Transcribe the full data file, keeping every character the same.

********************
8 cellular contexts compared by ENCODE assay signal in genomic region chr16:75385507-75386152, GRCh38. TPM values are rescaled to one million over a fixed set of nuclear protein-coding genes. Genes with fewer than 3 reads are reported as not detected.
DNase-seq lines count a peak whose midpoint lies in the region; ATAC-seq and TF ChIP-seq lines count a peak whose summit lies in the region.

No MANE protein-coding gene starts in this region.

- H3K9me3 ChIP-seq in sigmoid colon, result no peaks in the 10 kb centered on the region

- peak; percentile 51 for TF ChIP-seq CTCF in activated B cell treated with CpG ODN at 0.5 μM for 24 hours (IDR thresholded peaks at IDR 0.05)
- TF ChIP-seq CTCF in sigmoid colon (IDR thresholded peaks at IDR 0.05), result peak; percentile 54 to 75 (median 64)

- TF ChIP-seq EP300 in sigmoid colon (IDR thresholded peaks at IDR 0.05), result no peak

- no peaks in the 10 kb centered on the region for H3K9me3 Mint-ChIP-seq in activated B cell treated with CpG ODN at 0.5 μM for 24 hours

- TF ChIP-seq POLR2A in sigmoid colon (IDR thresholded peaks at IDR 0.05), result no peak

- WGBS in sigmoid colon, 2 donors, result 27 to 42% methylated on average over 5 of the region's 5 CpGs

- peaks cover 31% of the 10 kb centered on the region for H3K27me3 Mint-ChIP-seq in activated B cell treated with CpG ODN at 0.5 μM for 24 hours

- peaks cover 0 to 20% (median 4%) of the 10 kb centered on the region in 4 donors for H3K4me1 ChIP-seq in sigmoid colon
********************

8 cellular contexts compared by ENCODE assay signal in genomic region chr16:75385507-75386152, GRCh38. TPM values are rescaled to one million over a fixed set of nuclear protein-coding genes. Genes with fewer than 3 reads are reported as not detected.
DNase-seq lines count a peak whose midpoint lies in the region; ATAC-seq and TF ChIP-seq lines count a peak whose summit lies in the region.

No MANE protein-coding gene starts in this region.

- H3K9me3 ChIP-seq in sigmoid colon, result no peaks in the 10 kb centered on the region

- peak; percentile 51 for TF ChIP-seq CTCF in activated B cell treated with CpG ODN at 0.5 μM for 24 hours (IDR thresholded peaks at IDR 0.05)
- TF ChIP-seq CTCF in sigmoid colon (IDR thresholded peaks at IDR 0.05), result peak; percentile 54 to 75 (median 64)

- TF ChIP-seq EP300 in sigmoid colon (IDR thresholded peaks at IDR 0.05), result no peak

- no peaks in the 10 kb centered on the region for H3K9me3 Mint-ChIP-seq in activated B cell treated with CpG ODN at 0.5 μM for 24 hours

- TF ChIP-seq POLR2A in sigmoid colon (IDR thresholded peaks at IDR 0.05), result no peak

- WGBS in sigmoid colon, 2 donors, result 27 to 42% methylated on average over 5 of the region's 5 CpGs

- peaks cover 31% of the 10 kb centered on the region for H3K27me3 Mint-ChIP-seq in activated B cell treated with CpG ODN at 0.5 μM for 24 hours

- peaks cover 0 to 20% (median 4%) of the 10 kb centered on the region in 4 donors for H3K4me1 ChIP-seq in sigmoid colon